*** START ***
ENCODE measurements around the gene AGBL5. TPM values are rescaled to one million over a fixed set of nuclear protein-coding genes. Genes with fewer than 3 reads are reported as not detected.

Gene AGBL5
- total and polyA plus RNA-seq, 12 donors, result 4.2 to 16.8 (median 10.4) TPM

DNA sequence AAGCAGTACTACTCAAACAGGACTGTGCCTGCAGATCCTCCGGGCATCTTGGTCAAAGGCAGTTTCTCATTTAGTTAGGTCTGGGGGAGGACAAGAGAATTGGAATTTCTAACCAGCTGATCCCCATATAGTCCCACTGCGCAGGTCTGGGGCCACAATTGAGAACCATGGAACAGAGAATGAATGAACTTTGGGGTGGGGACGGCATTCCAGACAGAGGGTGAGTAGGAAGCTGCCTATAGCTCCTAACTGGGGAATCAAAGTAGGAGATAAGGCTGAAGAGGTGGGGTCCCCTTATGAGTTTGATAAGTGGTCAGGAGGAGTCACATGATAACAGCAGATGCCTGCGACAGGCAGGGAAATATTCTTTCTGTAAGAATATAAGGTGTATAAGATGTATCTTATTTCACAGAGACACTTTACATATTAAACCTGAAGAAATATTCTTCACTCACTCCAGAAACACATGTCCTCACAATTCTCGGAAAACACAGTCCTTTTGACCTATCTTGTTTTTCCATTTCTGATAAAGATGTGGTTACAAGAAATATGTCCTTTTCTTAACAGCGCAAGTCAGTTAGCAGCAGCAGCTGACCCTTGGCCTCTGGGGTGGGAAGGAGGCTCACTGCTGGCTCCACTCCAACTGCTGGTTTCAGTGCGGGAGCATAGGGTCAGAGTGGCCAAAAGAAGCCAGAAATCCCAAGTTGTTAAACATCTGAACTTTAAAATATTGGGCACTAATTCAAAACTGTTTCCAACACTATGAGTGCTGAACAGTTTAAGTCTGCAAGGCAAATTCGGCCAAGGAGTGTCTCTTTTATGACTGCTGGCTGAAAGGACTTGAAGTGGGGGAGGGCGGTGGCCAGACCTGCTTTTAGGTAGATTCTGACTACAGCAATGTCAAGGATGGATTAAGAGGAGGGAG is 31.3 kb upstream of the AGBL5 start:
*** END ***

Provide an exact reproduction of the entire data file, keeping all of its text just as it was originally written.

ENCODE measurements around the gene AGBL5. TPM values are rescaled to one million over a fixed set of nuclear protein-coding genes. Genes with fewer than 3 reads are reported as not detected.

Gene AGBL5
- total and polyA plus RNA-seq, 12 donors, result 4.2 to 16.8 (median 10.4) TPM

DNA sequence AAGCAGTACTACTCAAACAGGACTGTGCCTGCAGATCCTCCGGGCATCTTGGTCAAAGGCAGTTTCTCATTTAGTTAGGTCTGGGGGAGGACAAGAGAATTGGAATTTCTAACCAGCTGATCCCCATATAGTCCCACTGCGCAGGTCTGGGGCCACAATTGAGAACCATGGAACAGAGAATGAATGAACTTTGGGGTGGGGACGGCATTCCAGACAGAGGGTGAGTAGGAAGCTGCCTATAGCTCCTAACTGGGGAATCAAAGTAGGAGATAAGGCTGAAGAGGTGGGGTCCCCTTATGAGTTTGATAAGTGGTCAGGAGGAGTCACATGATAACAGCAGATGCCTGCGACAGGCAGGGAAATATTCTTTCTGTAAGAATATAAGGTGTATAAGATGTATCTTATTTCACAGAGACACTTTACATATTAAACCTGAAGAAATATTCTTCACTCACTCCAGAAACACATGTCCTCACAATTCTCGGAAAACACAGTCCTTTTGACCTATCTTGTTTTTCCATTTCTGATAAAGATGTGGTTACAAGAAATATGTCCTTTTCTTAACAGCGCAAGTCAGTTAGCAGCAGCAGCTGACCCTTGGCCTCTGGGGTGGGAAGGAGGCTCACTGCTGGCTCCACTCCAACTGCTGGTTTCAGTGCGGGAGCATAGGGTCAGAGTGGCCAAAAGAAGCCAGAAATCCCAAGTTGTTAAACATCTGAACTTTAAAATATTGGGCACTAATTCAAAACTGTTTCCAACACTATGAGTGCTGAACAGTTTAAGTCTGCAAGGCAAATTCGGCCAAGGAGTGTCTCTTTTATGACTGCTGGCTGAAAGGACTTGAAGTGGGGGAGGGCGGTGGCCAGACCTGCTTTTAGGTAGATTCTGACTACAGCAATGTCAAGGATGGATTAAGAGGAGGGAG is 31.3 kb upstream of the AGBL5 start: